Rep. Paul Ryan: Payroll tax fight 'caused damage' to GOP

Long battle in Congress over extending a payroll tax break 'caused damage' to Republicans because it 'muddled' differences between the parties, Paul Ryan, House Budget Committee chairman, said Thursday.

Michael Bonfigli /The Christian Science Monitor
Rep. Paul Ryan speaks at a Monitor-hosted breakfast for reporters in Washington, D.C. on Thursday.

The months-long battle in Congress over extending a payroll tax break “certainly caused damage” to Republicans because it “muddled” the differences between the parties over the issue, says House Budget Committee chairman Paul Ryan (R) of Wisconsin.

Early Thursday morning, House and Senate leaders agreed on a bipartisan deal that will extend, through the end of the year, a 2 percentage point reduction in 160 million workers’ Social Security taxes. The rate will stay at 4.2 percent of earnings, rather than revert to its usual 6.2 percent. Republicans in December had balked at a long-term extension of the tax break, but after intense criticism they agreed to back a short-term extension through February.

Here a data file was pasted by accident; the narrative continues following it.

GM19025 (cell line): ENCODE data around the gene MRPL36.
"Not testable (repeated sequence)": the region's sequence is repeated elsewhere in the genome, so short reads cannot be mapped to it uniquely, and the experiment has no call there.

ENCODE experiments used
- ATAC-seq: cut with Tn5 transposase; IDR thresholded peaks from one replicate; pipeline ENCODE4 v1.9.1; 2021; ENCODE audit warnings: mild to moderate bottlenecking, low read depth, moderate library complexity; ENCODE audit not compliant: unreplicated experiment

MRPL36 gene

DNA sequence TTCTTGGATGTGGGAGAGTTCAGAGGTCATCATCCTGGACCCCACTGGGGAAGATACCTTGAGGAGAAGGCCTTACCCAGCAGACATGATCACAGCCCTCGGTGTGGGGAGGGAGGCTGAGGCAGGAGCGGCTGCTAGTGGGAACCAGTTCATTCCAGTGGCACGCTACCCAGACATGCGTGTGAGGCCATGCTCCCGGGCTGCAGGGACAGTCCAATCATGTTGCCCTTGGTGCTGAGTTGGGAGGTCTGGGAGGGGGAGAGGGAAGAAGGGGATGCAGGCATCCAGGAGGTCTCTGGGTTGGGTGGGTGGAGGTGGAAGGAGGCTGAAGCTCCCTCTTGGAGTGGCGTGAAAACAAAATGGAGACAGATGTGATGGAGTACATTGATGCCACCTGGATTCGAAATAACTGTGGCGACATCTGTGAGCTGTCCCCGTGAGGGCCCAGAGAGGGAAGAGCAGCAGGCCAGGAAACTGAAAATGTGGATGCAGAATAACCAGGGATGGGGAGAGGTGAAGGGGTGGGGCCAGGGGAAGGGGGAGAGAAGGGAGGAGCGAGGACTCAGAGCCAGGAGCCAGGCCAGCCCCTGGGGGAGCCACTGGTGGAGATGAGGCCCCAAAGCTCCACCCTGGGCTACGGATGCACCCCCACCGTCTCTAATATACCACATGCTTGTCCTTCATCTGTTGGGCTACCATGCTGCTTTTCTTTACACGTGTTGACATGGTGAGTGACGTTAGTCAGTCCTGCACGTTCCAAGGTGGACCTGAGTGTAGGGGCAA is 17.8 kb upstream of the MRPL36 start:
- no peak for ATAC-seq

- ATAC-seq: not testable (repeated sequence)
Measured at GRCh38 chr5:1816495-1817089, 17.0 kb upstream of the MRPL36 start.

House Speaker John Boehner announced earlier this week that the House GOP leadership would no longer insist that the $100 billion cost of the tax break be paid for with spending cuts, because the Senate was unwilling to go along with the cuts. [Instead, the lost revenue for Social Security will be offset by money from the general fund, effectively adding to the federal deficit. 

“The payroll tax deal, from a political perspective, certainly caused damage because it muddled the differences [between the parties]. It got us down into a skirmish where the differences got muddled, which is what I think the president loves,” Representative Ryan said at a Monitor-hosted breakfast for reporters on Thursday. 

The influential House Republican directed his fire at the Democratic-controlled Senate. “It is a tough issue because they had to compromise,” Ryan said. “It is very frustrating that they, meaning the Senate, weren’t willing to cut $100 billion [from government spending] over 10 years.”

The House Budget Committee chairman added: “The idea of running against a dysfunctional, do-nothing Congress is ... part of [President Obama's] campaign strategy." Ryan charged: "In order for that to happen, the Senate has to be your enabler to make sure Congress does nothing.”

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